FBI agents who investigated the Trump campaign’s possible ties to Russia did not know at the time that dossier author Christopher Steele was working for a Russian oligarch. FBI and Justice Department officials told the DOJ inspector general that the information was significant to Crossfire Hurricane, the name of the Trump-Russia probe. Steele worked for lawyers for Oleg Deripaska, a billionaire aluminum magnate. Stuart Evans, a DOJ attorney, told the IG that government officials would have “wanted to dive into” the Steele-Deripaska links had they known about it during the investigation.
The FBI’s Crossfire Hurricane team turned over every rock to find out whether members of the Trump campaign were working with Russians in 2016, but failed to discover that Christopher Steele, the FBI’s primary source for claims of a Trump-Russia conspiracy, was himself working for a Russian oligarch, according to the Justice Department inspector general’s report.
FBI and Justice Department officials told the inspector general (IG) that investigators would have wanted to assess Steele’s link to the oligarch, Oleg Deripaska, in order to determine if it had an impact on Steele’s dossier.
Steele told the IG that he worked for attorneys for the oligarch, who is not identified by name in the report, but appears to be Deripaska, an aluminum magnate with close ties to Vladimir Putin. Steele denied having a relationship with Deripaska, and said he’s only met the billionaire one time.
Steele did not describe the nature of his work for Deripaska, but the founders of Fusion GPS, the firm that hired Steele, said in a book published last month that Steele had in turn hired them in 2016 to investigate former Trump campaign chairman Paul Manafort.
“The matter had nothing to do with politics and was a typical commercial assignment.”
Simpson and Fritsch said they did not ask Steele the identity of the ultimate client, but The New Yorker has reported that it was Deripaska.
“[F]rom the start, Fusion, Steele, Russia and Trumpworld were on a collision course,” New Yorker writer Jane Mayer wrote of the labyrinthian contacts.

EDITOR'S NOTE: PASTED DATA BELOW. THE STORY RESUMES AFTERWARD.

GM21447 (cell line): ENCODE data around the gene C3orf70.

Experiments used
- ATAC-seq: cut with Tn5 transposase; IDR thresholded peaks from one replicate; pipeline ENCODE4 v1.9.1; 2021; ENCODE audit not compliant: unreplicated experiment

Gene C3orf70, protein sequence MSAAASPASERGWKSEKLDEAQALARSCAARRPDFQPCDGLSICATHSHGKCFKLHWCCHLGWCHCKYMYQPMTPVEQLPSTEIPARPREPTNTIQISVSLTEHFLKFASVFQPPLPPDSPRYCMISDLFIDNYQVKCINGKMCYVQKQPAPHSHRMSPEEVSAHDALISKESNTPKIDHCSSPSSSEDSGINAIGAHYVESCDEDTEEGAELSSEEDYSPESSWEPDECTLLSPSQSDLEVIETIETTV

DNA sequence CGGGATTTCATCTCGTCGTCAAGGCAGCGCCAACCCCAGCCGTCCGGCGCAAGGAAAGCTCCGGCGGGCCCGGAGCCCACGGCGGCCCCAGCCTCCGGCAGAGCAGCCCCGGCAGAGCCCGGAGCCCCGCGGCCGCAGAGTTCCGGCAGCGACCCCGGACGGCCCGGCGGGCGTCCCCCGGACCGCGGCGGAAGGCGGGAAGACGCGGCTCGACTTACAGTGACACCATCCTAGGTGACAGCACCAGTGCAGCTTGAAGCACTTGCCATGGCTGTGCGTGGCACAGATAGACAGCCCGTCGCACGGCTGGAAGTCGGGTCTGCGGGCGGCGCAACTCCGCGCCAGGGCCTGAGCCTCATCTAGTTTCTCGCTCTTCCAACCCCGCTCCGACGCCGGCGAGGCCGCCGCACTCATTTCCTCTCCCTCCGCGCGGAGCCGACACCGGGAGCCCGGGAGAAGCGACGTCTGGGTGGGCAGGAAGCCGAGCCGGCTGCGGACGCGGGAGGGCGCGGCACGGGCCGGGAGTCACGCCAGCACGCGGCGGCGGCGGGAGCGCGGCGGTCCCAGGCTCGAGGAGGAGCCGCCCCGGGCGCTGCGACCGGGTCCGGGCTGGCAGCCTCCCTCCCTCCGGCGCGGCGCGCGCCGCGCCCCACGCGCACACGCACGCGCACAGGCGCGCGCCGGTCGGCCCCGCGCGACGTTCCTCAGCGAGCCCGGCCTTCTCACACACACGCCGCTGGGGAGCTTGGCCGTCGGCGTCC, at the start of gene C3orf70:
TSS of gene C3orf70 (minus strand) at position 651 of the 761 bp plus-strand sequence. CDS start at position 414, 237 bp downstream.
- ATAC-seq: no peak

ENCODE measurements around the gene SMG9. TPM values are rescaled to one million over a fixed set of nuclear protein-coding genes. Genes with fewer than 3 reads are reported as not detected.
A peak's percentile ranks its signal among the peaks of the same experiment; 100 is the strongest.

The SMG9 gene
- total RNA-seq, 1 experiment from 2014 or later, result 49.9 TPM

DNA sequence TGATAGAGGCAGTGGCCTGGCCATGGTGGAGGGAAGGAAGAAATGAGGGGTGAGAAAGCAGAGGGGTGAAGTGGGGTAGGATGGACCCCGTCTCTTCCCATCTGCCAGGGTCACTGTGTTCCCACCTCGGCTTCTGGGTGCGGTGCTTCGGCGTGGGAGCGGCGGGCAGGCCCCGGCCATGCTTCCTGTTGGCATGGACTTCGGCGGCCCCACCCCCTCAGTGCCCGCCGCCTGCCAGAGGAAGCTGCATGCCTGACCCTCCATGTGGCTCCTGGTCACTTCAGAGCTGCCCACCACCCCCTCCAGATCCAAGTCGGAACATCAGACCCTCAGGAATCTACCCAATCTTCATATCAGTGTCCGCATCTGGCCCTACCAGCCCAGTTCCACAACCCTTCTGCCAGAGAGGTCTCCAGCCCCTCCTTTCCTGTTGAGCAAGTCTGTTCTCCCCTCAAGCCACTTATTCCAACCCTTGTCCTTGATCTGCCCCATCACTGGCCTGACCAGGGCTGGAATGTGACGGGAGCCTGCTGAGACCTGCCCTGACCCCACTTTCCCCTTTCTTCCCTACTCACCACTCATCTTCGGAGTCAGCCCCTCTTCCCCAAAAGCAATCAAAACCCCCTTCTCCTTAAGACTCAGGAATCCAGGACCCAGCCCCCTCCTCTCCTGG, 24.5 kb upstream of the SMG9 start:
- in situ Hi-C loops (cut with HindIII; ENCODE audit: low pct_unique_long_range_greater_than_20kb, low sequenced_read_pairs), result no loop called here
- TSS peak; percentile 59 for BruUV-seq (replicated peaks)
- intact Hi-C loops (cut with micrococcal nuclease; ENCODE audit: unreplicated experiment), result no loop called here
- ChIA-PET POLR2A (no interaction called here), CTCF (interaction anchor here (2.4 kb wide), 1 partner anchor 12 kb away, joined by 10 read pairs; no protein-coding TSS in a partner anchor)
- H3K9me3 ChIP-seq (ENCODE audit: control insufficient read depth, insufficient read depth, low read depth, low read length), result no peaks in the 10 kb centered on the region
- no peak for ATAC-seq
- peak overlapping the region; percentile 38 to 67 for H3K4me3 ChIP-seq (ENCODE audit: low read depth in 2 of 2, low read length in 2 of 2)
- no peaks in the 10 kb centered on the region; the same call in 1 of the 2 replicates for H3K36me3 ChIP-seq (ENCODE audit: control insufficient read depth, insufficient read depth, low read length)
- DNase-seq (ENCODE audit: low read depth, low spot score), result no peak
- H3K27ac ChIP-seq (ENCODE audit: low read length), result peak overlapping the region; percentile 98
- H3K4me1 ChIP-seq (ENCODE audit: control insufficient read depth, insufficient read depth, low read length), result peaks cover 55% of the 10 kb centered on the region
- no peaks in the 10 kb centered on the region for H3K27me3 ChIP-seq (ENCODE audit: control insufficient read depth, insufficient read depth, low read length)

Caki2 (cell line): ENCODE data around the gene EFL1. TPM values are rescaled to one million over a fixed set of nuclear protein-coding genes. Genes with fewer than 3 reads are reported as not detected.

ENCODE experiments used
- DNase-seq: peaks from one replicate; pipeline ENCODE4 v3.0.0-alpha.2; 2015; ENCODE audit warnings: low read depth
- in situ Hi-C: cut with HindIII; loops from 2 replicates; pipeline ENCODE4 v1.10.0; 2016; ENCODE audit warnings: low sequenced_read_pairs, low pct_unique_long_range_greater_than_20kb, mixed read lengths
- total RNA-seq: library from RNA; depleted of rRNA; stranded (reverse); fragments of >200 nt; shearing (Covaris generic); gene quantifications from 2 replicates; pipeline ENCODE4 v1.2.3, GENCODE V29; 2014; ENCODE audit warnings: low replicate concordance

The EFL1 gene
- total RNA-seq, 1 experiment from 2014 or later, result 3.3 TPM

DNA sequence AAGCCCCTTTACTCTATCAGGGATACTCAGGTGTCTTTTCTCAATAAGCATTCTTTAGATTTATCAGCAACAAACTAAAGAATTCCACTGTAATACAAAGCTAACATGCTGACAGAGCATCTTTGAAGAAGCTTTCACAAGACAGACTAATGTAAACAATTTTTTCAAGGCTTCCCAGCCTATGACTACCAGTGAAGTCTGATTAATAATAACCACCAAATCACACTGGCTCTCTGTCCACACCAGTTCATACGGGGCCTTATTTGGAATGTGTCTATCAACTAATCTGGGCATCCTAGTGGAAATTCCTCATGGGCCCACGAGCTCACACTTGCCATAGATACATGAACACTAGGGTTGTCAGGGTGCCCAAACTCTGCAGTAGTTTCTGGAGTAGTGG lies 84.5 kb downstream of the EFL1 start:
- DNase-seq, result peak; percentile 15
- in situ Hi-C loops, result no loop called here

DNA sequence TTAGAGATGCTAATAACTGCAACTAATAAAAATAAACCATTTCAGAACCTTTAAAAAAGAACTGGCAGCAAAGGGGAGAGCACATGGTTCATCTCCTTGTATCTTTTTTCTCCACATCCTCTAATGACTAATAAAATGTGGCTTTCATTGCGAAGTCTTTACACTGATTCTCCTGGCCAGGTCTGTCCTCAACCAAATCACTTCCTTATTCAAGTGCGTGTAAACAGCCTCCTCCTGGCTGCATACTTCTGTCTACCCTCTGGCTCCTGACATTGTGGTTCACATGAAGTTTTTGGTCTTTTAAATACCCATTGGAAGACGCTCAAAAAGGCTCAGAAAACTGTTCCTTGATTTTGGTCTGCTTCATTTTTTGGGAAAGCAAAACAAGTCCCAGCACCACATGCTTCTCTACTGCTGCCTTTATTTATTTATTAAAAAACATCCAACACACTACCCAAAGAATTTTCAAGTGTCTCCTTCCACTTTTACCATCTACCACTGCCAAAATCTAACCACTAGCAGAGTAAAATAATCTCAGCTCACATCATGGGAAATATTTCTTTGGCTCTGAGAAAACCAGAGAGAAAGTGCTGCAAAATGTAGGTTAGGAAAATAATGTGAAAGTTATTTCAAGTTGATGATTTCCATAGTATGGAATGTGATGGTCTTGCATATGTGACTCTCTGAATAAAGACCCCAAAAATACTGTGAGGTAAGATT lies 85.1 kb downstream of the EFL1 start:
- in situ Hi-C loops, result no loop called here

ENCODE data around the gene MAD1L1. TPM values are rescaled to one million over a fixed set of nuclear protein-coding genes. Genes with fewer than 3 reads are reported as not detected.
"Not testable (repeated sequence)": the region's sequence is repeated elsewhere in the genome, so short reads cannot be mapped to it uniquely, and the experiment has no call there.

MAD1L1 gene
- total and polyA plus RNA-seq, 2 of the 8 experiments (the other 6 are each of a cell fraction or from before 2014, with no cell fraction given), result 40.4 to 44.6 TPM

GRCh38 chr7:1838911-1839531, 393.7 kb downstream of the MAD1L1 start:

Steele’s work for Deripaska overlapped with his investigation of the Trump campaign.
The bureau relied heavily on information that Steele gathered for his dossier, including allegations of a “well-developed conspiracy of coordination” between the Trump campaign and Russian government. The FBI cited the dossier extensively in applications for surveillance warrants against Trump campaign adviser Carter Page.
The IG report said that the dossier played a “central and essential” role in the FBI’s decision to seek the spy warrants. It also said that the Crossfire Hurricane team was unable to corroborate any of the dossier’s allegations. FBI agents also spoke to a major dossier source who disavowed much of the information that Steele attributed to him in the dossier.
Bill Priestap, who served as chief of the FBI’s counterintelligence unit, and Stuart Evans, who led the Justice Department’s Office of Intelligence, told the IG that they did not know that Steele, a former British spy, was working in 2016 for the oligarch, who is identified as “Russian Oligarch 1” in the IG report. (RELATED: Steele Dossier Played ‘Central And Essential’ Role In FBI’s FISA On Carter Page)
Priestap and Evans told the IG that the Steele-Deripaska connection was relevant to Crossfire Hurricane since investigators relied so heavily on Steele’s dossier during the probe.
“I don’t recall knowing that there was any connectivity,” Priestap told the IG of the links between Steele and Deripaska. Priestap said that it was “completely fair” to say that the FBI would have wanted to assess the Steele-Deripaska relationship.
Evans also told the IG that his office would have evaluated the relationship if lawyers had known about it.
“Counterintelligence investigations are complex, and often involve as I said, you know, double dealing, and people playing all sides …. I think that [the connection between Steele and Russian Oligarch 1] would have been yet another thing we would have wanted to dive into,” he told the IG.
Some FBI agents and at least one Justice Department official knew of Steele’s links to Deripaska, though it is unclear why the information didn’t make it to the Crossfire Hurricane team.